Asia-Pacific countries are facing critical energy challenges that threaten to undermine economic and national security in the region, according to leaders from China and Hawaii who spoke at an energy summit during the Asia-Pacific Economic Cooperation meeting.
More than 200 executives from local and Chinese energy companies convened at the Hawaii State Capitol in what Gov. Neil Abercrombie called an unprecedented opportunity to forge new business relationships aimed at promoting the development of clean energy technologies.
“All of us are united together in seeing to it that our friends from China realize that we have the opportunity for a new partnership that hasn’t existed previously anywhere in the world, as it could exist between Hawaii and China,” he said.
Whether that partnership actually materializes remains to be seen. But it could be an important step forward for a region who’s high energy demands rely on imported sources of oil and gas, much of it from the war-torn Middle East.
“Our economic futures cannot be hostage to a resource that is so volatile and unreliable,” said George Kailiwai, director for resources and assessment at the U.S. Pacific Command.
In China, where the economy is growing at a rapid pace, outstripping local supplies of energy resources, leaders said developing alternative sources was particularly critical.
The country is at “a crisis point in industrial development,” according to Hen Meiqing, deputy director general at the China Council for Promotion of International Trade.
Energy security was a major theme of the APEC conference that brought heads of state from 21 countries, including President Barack Obama, to Hawaii for the week-long conference.
The energy forum at the Capitol on Sunday focused on the connection between China and Hawaii, which are both turning aggressively to renewable sources of energy, and the potential to establish mutual business and investment opportunities.
Additional speakers included Gov. Neil Abercrombie, House Speaker Calvin Say, Sen. Kalani English, Richard Lim, director of the Hawaii Department of Business Economic Development and Tourism, and Wang Donghai, chairman of China’s Bestsun Energy Group.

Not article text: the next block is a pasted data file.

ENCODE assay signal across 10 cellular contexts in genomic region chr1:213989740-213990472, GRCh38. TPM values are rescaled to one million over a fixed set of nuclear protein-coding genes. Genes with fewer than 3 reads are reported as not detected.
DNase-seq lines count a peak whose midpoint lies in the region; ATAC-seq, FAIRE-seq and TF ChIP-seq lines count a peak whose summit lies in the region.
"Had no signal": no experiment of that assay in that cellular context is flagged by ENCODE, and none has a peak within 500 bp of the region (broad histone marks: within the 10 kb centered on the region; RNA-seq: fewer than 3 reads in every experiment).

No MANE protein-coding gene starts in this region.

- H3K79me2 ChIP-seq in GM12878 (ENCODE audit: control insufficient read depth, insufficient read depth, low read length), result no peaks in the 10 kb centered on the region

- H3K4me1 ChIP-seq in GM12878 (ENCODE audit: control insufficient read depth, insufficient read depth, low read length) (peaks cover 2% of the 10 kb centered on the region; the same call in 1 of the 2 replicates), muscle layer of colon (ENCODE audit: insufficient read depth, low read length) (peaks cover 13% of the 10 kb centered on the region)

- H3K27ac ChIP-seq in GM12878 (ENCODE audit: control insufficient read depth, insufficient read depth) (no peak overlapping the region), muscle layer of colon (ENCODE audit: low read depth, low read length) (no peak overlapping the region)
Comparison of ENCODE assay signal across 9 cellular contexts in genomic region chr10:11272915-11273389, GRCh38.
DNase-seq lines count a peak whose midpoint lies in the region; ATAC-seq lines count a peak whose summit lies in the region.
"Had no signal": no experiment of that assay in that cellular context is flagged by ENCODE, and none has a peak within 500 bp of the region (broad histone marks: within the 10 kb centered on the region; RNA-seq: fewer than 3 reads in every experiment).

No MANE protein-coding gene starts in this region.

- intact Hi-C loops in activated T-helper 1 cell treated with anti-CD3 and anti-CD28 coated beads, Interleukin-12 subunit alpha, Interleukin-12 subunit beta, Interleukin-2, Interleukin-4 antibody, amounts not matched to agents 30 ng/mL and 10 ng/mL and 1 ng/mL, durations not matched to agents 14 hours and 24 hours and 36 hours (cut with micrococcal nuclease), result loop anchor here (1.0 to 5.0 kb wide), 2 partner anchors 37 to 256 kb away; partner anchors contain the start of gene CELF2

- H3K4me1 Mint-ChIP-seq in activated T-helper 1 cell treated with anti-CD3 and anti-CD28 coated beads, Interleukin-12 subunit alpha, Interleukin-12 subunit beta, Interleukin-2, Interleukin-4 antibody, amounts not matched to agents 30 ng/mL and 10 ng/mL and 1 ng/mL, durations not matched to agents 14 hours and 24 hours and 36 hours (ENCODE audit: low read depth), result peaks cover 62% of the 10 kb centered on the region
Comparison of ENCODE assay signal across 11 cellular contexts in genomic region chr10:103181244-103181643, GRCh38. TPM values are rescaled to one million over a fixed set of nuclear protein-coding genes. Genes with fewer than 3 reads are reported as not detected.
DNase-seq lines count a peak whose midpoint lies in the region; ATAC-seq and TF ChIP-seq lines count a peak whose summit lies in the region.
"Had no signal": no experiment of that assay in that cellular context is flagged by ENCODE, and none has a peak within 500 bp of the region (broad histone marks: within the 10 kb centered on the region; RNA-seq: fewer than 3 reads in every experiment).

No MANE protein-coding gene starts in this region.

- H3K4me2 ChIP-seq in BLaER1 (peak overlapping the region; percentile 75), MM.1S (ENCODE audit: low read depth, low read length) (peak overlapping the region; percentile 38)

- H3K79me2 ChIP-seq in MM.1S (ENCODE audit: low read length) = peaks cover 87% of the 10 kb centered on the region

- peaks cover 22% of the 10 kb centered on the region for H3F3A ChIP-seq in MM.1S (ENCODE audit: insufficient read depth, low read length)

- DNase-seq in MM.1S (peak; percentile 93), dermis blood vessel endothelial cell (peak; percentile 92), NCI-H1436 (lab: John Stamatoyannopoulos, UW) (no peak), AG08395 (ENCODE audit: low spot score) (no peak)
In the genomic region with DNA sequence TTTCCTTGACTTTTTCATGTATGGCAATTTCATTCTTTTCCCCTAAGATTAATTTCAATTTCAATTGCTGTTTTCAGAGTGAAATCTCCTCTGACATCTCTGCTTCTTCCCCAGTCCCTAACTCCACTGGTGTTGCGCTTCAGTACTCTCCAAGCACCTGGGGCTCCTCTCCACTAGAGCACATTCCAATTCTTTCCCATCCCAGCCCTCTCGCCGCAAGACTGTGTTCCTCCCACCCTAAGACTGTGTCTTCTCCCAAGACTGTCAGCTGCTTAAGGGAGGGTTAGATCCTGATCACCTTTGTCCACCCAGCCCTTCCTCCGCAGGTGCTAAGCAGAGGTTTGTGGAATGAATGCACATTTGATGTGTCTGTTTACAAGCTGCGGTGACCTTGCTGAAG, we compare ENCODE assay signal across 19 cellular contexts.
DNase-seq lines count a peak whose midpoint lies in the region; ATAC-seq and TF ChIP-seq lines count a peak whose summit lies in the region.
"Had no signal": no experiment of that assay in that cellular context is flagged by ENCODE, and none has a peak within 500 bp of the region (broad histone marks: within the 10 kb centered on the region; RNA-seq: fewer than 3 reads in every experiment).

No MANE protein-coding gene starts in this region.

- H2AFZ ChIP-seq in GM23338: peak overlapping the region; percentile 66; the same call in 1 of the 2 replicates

Chinese officials spoke about the need for new energy sources to supply the country’s manufacturing base.
In Hawaii, millions of dollars have been invested in renewable energy in the past few years by both the military and the private sector. The state is viewed by many as a testing ground for the development of renewable energy technologies, with its abundance of wind, solar, geothermal, ocean and biofuel resources. Hawaii already pays the highest electric rates, on average, in the country.
China has become one of the largest exporters of wind turbine technology and solar panels, and Hew said that it’s green energy sector is expected to be a primary attraction for foreign investment.
In Hawaii, there are a broad range of projects moving forward as the state strives to meet its goal of 40 percent renewable energy by 2030, and major reductions in its overall electricity use. In 2009, the U.S. Pacific Command committed to meeting or exceeding the state’s energy goals for its military operations in Hawaii.
“We have the political will, the backing of our people and the backing our business community,” said Sen. Kalani English, vice chair of the Hawaii Senate Committee on Energy and Environment. “We as a society are committed to making renewable energy a reality in Hawaii and other parts of the world.”
Missing was any talk of the struggles that have plagued Hawaii’s transition to renewable energy during the past few years, including vocal protests on Molokai and Lanai against the state’s largest proposed wind project that could account for about 10 percent of the state’s electricity needs, community division on the Big Island about a biofuel plant that has been derailed and criticism about the Kauai electric utility’s attempts to promote hydroelectric development to power a significant portion of the island’s electricity needs.
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